Runway postdocs innovate startups targeting COVID-19

In mid-March, Rebecca Brachman, a postdoctoral fellow in the Jacobs Technion-Cornell Institute at Cornell Tech’s Runway Startup Postdoc Program, was thinking about big-picture ways to tackle the COVID-19 pandemic. She called another fellow in the program, Server Ertem, Ph.D. ’09, to brainstorm.

In their 15-minute conversation, the two realized that a cancer detection tool under development by Ertem’s company could be adapted to the new coronavirus. Now they’re working with hospitals in New York City and companies around the world to develop a rapid, inexpensive and accurate test for coronavirus immunity that could help individuals and communities determine who might safely rejoin the workforce or care for the sick.

A virtual presentation of a startup seeking to develop a test for coronavirus antibodies, created by students in the Jacobs Technion-Cornell Institute at Cornell Tech’s Runway Startup Postdoc Program.

“We realized that what we’ve already been developing on cancer actually had a direct correlation to how the COVID-19 virus protects itself, and that’s how we’ve realized that we already have the tools and why we can deploy so fast,” said Ertem, CEO of Katena Oncology, a biotech startup. “We have extensive clinical partners, and we’re working with them to validate our test as fast as possible.”

Ertem and Brachman, co-founder and director of the Social Outcomes Initiative (SoGo), were among the presenters at an April 1 virtual demonstration of Runway program projects aimed at helping society cope with the global coronavirus pandemic. An online audience of around 50 alumni, entrepreneurs and others also heard from Runway Startup Postdoc Param Kulkarni, CEO of AwareHealth, an AI-based mental health app to help medical professionals who are treating coronavirus patients; and Neuralpositive, which delivers hyper-personalized [music] playlists designed to have therapeutic effects.

“They saw the challenge of COVID-19 and they just dove into it,” said Fernando Gómez-Baquero, director of Runway. “So they put their minds, their thoughts and their companies to work on it.”

The Runway program provides one or two years of academic and business mentorship, and funding for recent Ph.D.s with promising business ideas that need time and guidance to develop. Since 2014, Runway participants have created 28 startups – 22 of which are still in operation and two exits – employing 189 people and raising nearly $100 million in funding. “We bring the best postdocs in the world [here] and help them create companies and make an impact beyond themselves and academia,” Gómez-Baquero said.

Runway fellow Yasmine Van Wilt, co-founder and co-CEO of Neuralpositive, gave her presentation with long pauses for coughs and breaths because she herself is battling COVID-19.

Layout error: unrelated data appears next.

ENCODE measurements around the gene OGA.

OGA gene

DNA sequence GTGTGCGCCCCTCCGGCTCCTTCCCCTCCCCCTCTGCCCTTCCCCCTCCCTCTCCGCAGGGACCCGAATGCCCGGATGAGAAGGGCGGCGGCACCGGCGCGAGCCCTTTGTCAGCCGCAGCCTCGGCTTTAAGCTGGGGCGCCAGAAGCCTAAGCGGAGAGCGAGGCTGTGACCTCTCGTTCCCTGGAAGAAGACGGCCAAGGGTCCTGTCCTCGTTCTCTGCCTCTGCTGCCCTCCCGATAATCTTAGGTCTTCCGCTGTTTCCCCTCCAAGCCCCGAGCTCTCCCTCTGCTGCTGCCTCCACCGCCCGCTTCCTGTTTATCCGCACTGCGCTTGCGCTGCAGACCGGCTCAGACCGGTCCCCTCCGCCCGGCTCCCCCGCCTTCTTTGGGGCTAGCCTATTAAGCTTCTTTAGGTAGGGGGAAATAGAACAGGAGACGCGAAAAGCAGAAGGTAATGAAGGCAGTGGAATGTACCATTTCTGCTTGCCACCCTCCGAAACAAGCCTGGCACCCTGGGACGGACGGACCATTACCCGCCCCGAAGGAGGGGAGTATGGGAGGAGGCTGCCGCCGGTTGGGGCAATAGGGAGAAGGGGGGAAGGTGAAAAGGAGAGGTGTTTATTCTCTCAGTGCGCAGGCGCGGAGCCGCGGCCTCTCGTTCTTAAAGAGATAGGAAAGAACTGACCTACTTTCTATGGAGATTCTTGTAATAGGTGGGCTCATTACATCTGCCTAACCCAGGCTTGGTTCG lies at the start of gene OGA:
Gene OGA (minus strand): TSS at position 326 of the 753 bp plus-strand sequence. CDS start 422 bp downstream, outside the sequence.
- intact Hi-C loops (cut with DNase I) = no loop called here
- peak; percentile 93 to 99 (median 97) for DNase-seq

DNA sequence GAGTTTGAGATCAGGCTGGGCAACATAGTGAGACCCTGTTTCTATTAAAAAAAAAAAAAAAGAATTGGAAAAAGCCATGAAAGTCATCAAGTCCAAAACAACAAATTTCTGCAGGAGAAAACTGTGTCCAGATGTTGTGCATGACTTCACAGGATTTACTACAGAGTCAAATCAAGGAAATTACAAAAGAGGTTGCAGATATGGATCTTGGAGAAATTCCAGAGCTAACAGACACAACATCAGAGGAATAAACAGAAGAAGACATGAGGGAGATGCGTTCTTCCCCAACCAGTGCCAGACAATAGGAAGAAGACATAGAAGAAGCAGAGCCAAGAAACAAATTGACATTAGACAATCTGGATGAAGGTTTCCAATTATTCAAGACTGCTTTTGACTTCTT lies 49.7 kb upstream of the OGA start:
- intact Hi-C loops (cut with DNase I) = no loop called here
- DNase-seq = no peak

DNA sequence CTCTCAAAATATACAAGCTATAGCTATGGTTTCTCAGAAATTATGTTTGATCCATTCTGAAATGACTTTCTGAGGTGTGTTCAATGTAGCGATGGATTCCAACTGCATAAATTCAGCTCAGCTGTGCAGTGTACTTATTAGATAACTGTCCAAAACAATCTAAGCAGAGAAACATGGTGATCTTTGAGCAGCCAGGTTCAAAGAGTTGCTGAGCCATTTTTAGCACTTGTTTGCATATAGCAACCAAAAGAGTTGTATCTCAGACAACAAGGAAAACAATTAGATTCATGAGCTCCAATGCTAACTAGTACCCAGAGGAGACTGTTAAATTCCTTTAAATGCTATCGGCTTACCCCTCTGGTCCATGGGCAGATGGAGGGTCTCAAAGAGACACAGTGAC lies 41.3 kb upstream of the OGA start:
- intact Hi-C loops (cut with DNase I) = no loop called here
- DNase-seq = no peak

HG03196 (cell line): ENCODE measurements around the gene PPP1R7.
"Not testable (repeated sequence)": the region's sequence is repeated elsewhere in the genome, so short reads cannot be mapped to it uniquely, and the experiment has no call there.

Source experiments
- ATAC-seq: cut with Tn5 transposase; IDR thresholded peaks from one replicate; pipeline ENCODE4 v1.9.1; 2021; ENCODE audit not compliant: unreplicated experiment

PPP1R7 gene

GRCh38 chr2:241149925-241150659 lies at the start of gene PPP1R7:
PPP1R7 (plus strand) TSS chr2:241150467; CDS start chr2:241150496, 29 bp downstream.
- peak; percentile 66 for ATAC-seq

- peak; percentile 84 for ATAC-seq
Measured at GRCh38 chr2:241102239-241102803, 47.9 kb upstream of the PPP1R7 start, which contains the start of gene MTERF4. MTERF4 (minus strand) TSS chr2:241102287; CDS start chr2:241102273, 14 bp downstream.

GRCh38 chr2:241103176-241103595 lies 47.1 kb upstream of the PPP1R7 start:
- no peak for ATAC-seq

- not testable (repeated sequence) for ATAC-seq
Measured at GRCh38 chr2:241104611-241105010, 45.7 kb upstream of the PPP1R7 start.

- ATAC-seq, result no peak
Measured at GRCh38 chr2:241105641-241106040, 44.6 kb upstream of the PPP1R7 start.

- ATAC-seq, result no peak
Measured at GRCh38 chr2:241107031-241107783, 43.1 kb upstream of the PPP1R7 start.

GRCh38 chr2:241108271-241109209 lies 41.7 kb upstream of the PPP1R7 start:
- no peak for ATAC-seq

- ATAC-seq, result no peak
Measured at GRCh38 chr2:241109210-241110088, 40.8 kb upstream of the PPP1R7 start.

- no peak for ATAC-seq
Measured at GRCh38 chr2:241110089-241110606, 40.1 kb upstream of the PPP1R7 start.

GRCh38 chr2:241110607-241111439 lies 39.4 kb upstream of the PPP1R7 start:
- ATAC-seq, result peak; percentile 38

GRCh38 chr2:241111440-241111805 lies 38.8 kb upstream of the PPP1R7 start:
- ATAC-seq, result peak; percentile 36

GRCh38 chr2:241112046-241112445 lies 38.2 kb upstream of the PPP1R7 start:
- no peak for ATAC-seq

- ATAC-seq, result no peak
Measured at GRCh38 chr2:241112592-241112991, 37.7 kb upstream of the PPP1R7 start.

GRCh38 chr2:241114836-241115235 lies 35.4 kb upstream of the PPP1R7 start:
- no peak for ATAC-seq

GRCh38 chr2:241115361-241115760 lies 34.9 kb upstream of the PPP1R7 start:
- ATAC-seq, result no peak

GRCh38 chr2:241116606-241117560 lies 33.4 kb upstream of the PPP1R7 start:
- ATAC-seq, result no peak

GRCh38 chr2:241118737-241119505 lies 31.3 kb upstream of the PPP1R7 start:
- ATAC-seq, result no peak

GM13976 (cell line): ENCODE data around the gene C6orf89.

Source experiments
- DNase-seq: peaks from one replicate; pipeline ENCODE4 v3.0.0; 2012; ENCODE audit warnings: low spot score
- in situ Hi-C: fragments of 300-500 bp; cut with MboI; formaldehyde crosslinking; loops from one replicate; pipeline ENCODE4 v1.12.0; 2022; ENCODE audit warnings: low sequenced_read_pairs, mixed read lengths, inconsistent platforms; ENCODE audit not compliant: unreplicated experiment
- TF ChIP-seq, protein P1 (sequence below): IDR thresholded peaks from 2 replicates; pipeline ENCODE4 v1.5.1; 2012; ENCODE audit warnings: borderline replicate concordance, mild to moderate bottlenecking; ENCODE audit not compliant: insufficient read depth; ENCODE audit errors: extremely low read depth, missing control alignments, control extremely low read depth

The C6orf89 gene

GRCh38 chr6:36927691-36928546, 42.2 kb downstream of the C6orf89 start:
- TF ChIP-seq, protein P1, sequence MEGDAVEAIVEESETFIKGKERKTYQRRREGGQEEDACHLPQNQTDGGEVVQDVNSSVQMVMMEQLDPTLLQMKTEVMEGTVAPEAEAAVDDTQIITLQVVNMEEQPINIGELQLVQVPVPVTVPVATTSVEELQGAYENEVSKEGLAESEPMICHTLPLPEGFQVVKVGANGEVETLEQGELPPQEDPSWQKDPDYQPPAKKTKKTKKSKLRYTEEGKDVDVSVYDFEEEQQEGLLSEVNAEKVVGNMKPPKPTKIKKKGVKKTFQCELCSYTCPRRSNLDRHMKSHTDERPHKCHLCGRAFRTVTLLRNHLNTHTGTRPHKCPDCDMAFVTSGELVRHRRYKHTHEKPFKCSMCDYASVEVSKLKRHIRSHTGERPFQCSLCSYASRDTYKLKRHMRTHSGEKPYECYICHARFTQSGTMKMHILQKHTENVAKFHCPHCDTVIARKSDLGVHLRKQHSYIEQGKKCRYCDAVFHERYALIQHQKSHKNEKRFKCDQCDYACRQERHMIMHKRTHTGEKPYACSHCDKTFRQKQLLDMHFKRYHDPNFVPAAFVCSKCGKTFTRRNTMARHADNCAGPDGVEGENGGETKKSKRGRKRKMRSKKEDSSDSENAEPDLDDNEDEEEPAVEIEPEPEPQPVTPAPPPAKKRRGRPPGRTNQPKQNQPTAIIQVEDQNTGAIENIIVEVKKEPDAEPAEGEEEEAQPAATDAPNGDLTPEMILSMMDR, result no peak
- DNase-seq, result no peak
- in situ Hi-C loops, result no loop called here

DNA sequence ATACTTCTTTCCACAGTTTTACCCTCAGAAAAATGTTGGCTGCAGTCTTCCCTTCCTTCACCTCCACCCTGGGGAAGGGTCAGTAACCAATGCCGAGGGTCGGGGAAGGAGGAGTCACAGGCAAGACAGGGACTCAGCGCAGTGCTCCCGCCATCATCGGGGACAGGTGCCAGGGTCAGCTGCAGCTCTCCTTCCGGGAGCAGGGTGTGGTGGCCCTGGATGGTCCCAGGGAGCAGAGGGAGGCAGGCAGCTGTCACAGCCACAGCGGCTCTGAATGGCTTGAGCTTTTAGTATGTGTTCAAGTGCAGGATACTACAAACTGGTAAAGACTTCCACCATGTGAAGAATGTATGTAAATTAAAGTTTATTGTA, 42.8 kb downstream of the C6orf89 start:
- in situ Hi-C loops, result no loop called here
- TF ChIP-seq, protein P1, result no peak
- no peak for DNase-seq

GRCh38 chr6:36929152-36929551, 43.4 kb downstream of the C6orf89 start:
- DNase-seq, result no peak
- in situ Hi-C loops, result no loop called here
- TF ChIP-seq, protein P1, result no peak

“I acquired mine probably from patients while at the hospital doing this research,” said Van Wilt, who works on therapeutics combining insights from neuroscience, neurobiology, epidemiology and music with patients in pulmonary distress. “We’ve also lost family members, in our team, over the last few days. So we’re coming together and this fight is personal for us.”

While numerous research teams are racing to develop quick tests to detect who has COVID-19, as of March 31 no one had approached the U.S. Food and Drug Administration about a test for immunity, Server and Brachman said during their presentation.

Such a test – especially if it could be cheaply made and easily used – could have important implications for reopening society and boosting a struggling economy. It could also help determine which health care professionals could safely administer to the sick, or when it’s safe for a family member to take care of a relative with the virus, they said.

“We’re looking at numbers in the millions here. So that’s extremely important, especially in a city like New York, if you can get one out of eight people back in the workforce,” said Brachman, who has a doctorate in neuroscience. “We need to know who has individual immunity, so they are protected if they are on the front lines. And then we also need to know at some point when we have herd immunity, which will allow us to more generally open up these cities and states because we can be more confident that we won’t see another big spike in infections.”

One of the Runway program’s strengths is bringing together thinkers from different backgrounds and with different expertise to brainstorm solutions together, said Ron Brachman, director of the Jacobs Institute and professor of computer science.

“Because of this pandemic situation in which we find ourselves, we’re innovating in some really interesting ways,” he told the virtual audience. “Jacobs and the Runway program really push the envelope around radical experimentation at the intersection of education, research and entrepreneurship.”

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Lindsey Knewstub